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Base64 Generator and SHA1, MD5 Generator

Generates MD5, Base64, & SHA1 encryption of any string, text, or password. Enter any text or string and convert it into MD5, Base64, & SHA1 encrypted form.

Generate Base64, MD5, and SHA1 of Any String

Encoding converts any text into some particular form. The online encoder by DNS Checker works as

  • MD5 Generator: Generates the Message-Digest Algorithm string of any text or password.
  • SHA1 Generator: Generates the SHA1 string of any text or password.
  • Base64 Generator: Generates the Base64 encoded string of any text or password.

How to use the online encoder to generate Base64, MD5, and SHA1 encrypted form of a string?

To generate a string's Base64, MD5, and SHA1, perform the following steps.

  • Open the Online Encoder - Base64, MD5, and SHA1 Generator.
  • Enter any string, text, or password in the space provided for that section, and click on the "Generate" button.
  • The tool gives you the provided text's Base64, MD5, and SHA1 encrypted forms.

What is a Hash function?

Many applications or technologies use that technique to avoid security breaches and for faster search results.

Hashing is a cryptographic function that takes an input of variable length and returns a fixed-size alphanumeric string. The string is the hash value, message digest, digital fingerprint, digest, or checksum.

Fundamentals of Hashing

  • The Hash functions are one-way. We cannot reverse a hash value to recover the original content, which means it is irreversible.
  • Moving the same content through the same hash function should produce the same output or hash value. That means the hash functions' output is of fixed length and can alter depending upon the hash function you use, but the hash's length would not change for a specific hash function.

So, there are two required rules that each hash function must follow.

  1. The original content is not derivable from the hash value or message digest.
  2. The two different contents cannot have the same message digest.

Use cases of Hashing

  • Generate passwords to store them for later use in the authentication of users in databases.
  • To keep the credit card numbers and other essential data in databases
  • In creating digital signatures and message verification codes
  • Indexing data in hash tables
  • Detecting copied data
  • For fingerprinting
  • To sort and identify files to ensure the data integrity of the files
  • Act as checksums in detecting accidental data corruption

SHA1 Hash

SHA stands for Secure Hashing Algorithm. SHA1 hash is an algorithm that generates the 160 bits' hash value.

SHA is generated by breaking our input content into the "n'' number of parts that we represent as X, each of 448 bits, and adding 64 bits of padding to each, converting their total length to 512 bits. These 512 bits are then brought in the compression function and the 160 bits of compressed output. We have a pre-set value for the 160 bits for the first time we carry this out.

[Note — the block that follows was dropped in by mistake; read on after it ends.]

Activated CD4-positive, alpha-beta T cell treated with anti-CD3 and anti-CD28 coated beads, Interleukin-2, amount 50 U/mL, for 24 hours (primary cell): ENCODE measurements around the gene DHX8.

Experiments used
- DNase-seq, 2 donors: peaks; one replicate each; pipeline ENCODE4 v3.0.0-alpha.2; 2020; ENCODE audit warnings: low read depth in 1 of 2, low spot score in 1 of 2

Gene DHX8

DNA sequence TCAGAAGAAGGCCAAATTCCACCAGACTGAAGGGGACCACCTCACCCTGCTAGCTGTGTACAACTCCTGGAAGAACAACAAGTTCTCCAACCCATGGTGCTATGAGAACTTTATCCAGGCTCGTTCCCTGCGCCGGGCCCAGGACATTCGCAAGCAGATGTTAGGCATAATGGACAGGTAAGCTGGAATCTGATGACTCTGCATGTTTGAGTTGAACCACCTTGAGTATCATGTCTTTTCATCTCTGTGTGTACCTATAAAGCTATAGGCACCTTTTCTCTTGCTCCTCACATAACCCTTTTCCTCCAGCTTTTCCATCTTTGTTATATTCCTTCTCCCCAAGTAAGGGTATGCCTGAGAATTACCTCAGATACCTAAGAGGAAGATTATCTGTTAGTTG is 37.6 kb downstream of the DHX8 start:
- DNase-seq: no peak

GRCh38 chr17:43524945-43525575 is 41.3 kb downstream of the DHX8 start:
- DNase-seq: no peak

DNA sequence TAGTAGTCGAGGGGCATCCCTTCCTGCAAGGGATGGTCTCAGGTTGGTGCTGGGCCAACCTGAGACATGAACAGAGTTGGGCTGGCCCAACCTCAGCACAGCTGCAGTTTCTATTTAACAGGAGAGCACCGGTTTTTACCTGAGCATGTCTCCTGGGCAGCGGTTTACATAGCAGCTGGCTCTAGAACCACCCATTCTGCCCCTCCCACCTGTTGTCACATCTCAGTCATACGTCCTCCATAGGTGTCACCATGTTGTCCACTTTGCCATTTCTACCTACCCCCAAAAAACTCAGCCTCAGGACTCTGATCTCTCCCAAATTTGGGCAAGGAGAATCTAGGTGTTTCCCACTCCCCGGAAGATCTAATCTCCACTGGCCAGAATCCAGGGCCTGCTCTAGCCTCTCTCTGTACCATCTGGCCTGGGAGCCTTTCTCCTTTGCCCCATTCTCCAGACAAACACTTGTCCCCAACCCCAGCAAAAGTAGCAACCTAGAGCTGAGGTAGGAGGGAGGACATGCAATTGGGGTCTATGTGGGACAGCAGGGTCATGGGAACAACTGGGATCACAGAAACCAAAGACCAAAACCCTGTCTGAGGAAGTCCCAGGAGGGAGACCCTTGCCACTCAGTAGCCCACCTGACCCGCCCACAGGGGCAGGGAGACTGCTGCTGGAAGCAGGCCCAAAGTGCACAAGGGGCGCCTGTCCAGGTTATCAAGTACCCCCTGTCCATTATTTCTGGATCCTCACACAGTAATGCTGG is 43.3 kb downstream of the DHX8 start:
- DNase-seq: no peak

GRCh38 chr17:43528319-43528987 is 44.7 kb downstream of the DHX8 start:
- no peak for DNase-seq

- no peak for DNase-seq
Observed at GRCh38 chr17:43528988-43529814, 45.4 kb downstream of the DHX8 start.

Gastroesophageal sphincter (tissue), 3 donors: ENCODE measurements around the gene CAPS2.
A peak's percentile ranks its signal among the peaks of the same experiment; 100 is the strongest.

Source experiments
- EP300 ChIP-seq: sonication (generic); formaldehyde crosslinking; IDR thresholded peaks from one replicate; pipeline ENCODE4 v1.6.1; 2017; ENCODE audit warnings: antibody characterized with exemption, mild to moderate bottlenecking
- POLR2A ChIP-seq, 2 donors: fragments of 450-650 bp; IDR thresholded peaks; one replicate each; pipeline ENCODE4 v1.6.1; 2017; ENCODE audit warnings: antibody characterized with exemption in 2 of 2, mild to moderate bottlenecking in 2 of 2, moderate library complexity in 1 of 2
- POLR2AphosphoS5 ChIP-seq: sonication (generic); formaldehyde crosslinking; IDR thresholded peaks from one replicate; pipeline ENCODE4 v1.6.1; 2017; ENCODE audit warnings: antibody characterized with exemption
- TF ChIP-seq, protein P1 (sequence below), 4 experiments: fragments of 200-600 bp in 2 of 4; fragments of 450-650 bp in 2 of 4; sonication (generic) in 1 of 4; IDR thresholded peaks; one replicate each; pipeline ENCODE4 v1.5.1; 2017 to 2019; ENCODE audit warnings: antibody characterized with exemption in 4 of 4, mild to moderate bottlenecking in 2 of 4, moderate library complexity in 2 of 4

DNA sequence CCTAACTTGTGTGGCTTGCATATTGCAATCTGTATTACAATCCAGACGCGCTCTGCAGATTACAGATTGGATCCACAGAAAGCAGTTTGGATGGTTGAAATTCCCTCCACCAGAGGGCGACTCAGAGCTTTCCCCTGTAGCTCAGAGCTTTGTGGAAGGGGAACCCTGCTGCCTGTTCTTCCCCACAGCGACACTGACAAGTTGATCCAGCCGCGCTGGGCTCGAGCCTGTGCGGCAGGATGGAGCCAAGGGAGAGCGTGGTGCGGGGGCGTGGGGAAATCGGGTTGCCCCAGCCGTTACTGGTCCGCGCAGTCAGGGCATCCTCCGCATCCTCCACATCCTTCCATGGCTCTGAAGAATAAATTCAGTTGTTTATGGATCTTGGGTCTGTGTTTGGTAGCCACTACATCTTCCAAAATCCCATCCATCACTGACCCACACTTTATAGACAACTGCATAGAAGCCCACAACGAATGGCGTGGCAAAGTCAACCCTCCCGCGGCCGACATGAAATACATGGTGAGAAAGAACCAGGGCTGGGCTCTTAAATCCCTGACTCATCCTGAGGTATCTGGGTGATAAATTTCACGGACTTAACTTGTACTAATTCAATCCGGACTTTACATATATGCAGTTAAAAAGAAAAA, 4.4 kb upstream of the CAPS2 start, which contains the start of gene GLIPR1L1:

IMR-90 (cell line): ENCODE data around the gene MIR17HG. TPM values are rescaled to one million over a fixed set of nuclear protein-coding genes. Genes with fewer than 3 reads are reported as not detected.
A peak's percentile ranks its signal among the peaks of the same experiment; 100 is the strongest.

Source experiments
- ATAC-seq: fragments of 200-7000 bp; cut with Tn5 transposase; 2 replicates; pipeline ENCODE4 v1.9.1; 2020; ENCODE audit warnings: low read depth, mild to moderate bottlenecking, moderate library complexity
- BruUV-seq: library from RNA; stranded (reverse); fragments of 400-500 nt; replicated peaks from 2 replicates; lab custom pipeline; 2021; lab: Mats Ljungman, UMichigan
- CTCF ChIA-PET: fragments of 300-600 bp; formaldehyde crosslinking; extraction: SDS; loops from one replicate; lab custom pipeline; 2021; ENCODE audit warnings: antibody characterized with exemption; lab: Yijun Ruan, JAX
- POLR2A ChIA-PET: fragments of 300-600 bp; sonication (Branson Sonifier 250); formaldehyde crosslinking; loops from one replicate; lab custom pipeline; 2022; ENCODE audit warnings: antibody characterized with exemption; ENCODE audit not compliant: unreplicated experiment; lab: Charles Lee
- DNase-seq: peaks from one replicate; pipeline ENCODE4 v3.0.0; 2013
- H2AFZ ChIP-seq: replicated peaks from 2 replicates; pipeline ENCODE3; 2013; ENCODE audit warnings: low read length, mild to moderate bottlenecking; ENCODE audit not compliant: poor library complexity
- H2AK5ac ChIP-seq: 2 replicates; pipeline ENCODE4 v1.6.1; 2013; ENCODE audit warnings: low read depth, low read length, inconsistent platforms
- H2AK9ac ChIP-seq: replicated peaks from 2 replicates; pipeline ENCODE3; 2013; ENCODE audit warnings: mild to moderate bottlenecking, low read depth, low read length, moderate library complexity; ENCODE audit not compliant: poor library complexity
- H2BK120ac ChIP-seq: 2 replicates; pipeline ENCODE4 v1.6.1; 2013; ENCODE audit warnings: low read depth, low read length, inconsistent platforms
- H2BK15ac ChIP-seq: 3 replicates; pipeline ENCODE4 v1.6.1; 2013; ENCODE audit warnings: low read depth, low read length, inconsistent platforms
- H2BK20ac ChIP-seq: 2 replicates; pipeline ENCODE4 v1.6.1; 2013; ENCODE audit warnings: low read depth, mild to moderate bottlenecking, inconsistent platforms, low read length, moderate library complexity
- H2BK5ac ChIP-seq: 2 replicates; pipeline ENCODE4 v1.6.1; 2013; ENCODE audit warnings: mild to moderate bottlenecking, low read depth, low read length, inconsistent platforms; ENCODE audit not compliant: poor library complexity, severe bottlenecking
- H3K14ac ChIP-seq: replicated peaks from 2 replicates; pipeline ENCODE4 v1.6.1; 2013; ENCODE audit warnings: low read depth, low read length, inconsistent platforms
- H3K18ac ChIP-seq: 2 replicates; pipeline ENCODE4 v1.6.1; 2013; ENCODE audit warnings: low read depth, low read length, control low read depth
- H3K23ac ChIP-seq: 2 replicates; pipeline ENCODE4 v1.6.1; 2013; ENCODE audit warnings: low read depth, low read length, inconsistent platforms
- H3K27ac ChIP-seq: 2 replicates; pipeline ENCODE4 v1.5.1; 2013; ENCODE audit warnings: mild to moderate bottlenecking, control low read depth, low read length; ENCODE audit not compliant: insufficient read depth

That process continues for "n" times until the last 160 bits of the message are produced.

Undoubtedly, the SHA1 algorithm is complex, but the significant part is that it is not used anymore because it has been cracked and is considered unsafe.

MD5 Hash

MD5 stands for Message-Digest Algorithm 5. Ronald Rivest invented that cryptographic function in 1991.

The primary function of MD5 is to calculate the hash value in cryptography. It inputs the data block and returns the fixed-size bit string as a hash value.

MD5 follows the same rules as the hash algorithm. It takes the data of any size as input and gives you a fixed size 128 bits (16 bytes) output.

MD5 is irreversible. Suppose we use the MD5 algorithm on text data of about 750,000 characters. But the final output is 32 digits digest. So, how can we ensure the accuracy of the 32 digits digests being converted to 750,000 characters? That's the reason MD5 does not have a reversible function.

The drawback is that MD5 is already cracked, and it is recommended to refrain from using it with sensitive data like banking or e-commerce.

Base64 Encoding

Base64 is a binary to ASCII encoding scheme that stores and transfers the binary data over medium, supporting only textual data. The encoding scheme uses the 64 characters set that are present in the majority of the character sets.

In Base64, the data are broken down into 24 bits (three bytes). These three bytes (24 bits) are further broken into four packs of six bits each. These 6 bits reveal the character supported by the characters set in the base 64 scheme.

Unlike MD5 and SHA1, you can decode the Base64 encoded text with the base64 decoder and decode the image from the Base64 encoded string with the base64 image decoder.

What is the main difference between base64 encoding and hashing (SHA1, MD5)?



Hashing (SHA1, MD5)

Base64 encoding is reversible.

Hashing is a one-way process.

The length of a Base64 encoded string varies.

The length of SHA1 and MD5 hashes are fixed (20 bytes for SHA1 and 16 bytes for MD5)

Base64 encoding is used to represent binary data in an ASCII string format, allowing it to be easily transmitted over text-based systems, such as email or HTML.

Hashing is a one-way process that generates a fixed-length string of characters or digits from input data, such as a password, a message, or a file. The generated hash value is unique to the input data.

The encoded data can be decoded back to its original binary form, meaning that base64 encoding is unsuitable for data security purposes.

It is not designed to reverse back to the original data, which makes it suitable for data security purposes, such as password storage, digital signatures, or data integrity checking. Hashing algorithms, such as SHA1 or MD5, are designed to be cryptographically secure and irreversible.


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